Racial Profiling and the Brazilian “Terrorist”

First the Racial Profiling:

I mentioned the issue of racial profiling a couple of days ago. Today while eating lunch I was watching Fox News (not because I wanted to, but because we couldn’t change the channel) and again some simpleton was calling for racial profiling. The particular show on at this time (around 1p EST) had a live audience, something I’ve never seen on the news. It seemed more like an episode of Oprah than the news. I guess people are right when they say that the news is more about entertainment than telling the story. Walter Cronkite must be so dissapointed. Every time the fellow being interviewed called for racial profiling the mostly-white audience cheered. Unfortunately, the man put on the show to oppose the racial profiling issue was a bumbling fool who spent more time spinning the issue than answering questions. However, when he said that, “all black people are not alike,” the audience actually booed him. What in the world is that? I think all those people needed to locked in that studio and given some lessons in racism.

Last time I spoke of the racial profiling issue I gave a bit of a sophmoric response, “let me hear a non-white call for it and I’ll shut up.” Let me add something a bit more refined to this argument. Have the Americans forgotten the Oklahoma City bombings? Originally they were sure it had to be some Arabs, but no, it was a white American. See! Americans can be terrorists too! Or is that word reserved for use by xenophobes to describe the Middle East? What about the Unibomber? He was another American-bred terrorist. Would looking for Arabs find him? No! Let’s face it, racial profiling will only work so much and will end up causing a lot of innocent people to be detained or worse.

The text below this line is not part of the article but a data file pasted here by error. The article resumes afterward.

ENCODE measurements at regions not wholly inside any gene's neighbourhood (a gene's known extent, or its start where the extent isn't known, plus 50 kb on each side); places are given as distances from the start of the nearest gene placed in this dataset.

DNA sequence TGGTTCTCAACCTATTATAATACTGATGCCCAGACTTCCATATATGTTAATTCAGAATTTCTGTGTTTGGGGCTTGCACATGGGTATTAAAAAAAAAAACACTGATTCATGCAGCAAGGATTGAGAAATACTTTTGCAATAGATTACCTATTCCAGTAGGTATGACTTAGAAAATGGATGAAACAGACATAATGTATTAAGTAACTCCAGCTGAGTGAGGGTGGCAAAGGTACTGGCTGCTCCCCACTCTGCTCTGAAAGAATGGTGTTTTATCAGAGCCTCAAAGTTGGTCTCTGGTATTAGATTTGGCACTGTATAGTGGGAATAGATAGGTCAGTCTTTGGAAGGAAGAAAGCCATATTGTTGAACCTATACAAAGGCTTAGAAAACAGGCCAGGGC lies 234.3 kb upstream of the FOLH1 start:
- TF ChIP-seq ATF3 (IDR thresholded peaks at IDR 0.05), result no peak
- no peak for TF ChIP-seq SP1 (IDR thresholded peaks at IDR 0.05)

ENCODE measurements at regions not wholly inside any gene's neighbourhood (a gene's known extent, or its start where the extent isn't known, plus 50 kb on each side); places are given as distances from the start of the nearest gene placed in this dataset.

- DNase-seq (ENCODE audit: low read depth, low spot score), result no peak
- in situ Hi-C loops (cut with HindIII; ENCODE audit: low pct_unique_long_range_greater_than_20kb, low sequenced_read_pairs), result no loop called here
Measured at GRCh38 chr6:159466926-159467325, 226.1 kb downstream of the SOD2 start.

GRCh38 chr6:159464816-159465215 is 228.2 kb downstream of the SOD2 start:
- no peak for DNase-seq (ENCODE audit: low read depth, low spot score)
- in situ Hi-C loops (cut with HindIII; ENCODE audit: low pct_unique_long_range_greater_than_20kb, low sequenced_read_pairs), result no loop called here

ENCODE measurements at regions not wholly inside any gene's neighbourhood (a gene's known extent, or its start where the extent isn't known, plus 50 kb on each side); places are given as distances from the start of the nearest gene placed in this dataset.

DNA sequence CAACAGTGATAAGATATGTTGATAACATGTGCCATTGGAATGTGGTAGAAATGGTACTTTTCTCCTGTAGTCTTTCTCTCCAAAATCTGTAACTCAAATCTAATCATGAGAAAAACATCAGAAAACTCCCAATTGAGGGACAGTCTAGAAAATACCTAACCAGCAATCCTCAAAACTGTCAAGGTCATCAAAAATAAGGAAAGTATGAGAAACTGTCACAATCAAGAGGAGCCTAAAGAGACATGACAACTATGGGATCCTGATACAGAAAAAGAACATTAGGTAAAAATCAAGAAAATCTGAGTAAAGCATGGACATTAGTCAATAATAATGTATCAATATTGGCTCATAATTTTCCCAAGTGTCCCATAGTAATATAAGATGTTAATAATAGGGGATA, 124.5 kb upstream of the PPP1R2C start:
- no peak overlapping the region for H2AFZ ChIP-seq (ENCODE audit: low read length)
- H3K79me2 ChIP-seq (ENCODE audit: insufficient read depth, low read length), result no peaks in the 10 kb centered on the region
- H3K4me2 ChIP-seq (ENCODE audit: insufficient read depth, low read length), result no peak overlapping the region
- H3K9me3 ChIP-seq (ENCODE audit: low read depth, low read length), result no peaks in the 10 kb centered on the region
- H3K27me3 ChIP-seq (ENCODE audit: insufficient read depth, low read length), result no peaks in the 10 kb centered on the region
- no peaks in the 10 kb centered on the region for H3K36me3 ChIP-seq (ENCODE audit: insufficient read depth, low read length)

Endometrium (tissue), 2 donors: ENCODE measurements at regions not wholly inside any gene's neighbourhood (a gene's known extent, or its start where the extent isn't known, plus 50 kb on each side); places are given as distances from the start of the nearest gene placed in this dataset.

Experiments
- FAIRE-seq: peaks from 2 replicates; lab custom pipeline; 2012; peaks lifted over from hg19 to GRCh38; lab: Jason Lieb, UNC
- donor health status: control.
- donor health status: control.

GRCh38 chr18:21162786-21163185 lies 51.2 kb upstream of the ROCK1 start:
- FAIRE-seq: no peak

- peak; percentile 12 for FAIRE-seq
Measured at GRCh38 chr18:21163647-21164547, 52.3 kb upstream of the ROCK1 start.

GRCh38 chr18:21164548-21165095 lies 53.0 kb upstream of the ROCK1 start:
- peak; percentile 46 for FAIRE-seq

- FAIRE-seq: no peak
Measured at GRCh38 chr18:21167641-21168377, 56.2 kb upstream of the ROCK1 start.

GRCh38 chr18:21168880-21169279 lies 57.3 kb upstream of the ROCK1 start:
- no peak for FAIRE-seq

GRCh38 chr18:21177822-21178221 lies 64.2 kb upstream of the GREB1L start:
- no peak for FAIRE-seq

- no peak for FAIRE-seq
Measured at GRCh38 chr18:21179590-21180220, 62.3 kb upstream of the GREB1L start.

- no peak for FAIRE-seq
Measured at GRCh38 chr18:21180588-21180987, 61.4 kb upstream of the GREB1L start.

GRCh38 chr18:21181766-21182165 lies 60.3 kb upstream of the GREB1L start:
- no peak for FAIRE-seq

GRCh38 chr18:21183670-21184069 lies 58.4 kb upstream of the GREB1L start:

Speaking of being killed over terrorism, I was reading a BBC article on the blog responses to the death of that young Brazilian man on the subway and came across some interesting blogs. Mark Maynard mostly summarized yesterday’s news, but also wrote about the thoughts we have all been going over in our heads. How can we solve the paradox of keeping ourselves safe from future attacks and also protect the rights of others? As Mark mentions,

everyone, the deceased included, just made a number of bad choices… He chose to wear the bulky jacket on a warm day, and to run from the cops. And, wanting to avert another bombing, they chose to shoot him five times in the head once the caught him, instead of interrogating him.

and really that is the real problem. There will always be someone who, in a sad Shakesperian tragedy-sort-of-way, will be wearing the wrong clothes or coming from the wrong place. That’s why I think we should not take such rash action as killing suspected terrorists. Unless you know for sure the person is a terrorist, you will always chance killing innocents.

Mayor of London introduced two very important points. First of all, as I wrote here, the news media were originally reporting this as the police having caught someone associated with the previous week’s bombings. I remember, but forgot to post, that the media made a pretty big deal of this. However, in the news coverage I’ve seen recently there haven’t been many mentions of the fact that they messed up. I would have thought this was an awesome story for the media. Don’t they love to catch governments fouling up? What is going on here?

But this isn’t really even the most important part of MOL’s post. The real clincher is:

The worrying bit of his report is the claim that the suspect was allowed to get onto a Bus !

Why was he not challenged before he got onto a Bus , if they thought he was a suicide bomber ?

I never realized this until he pointed it out. If this guy was SUCH a terrorist that the police had to shoot him five times in the head, why did they let him get on a bus? It’s not as though the bombers have only been blowing up the tube, they blew up a bus too! This is the strangest part in my opinion. Ok, if I were a cop and the guy was running when I told him to stop then I might shoot him. But I had always assumed he went from his house to the subway where he was shot. Letting him get on the bus is a very bad move for the police. They should have shot him before he got on the bus – if they were going to shoot him.

We’ll see what tomorror brings in this realm of news.

Author: Eric Mesa

To find out a little more about me, see About Me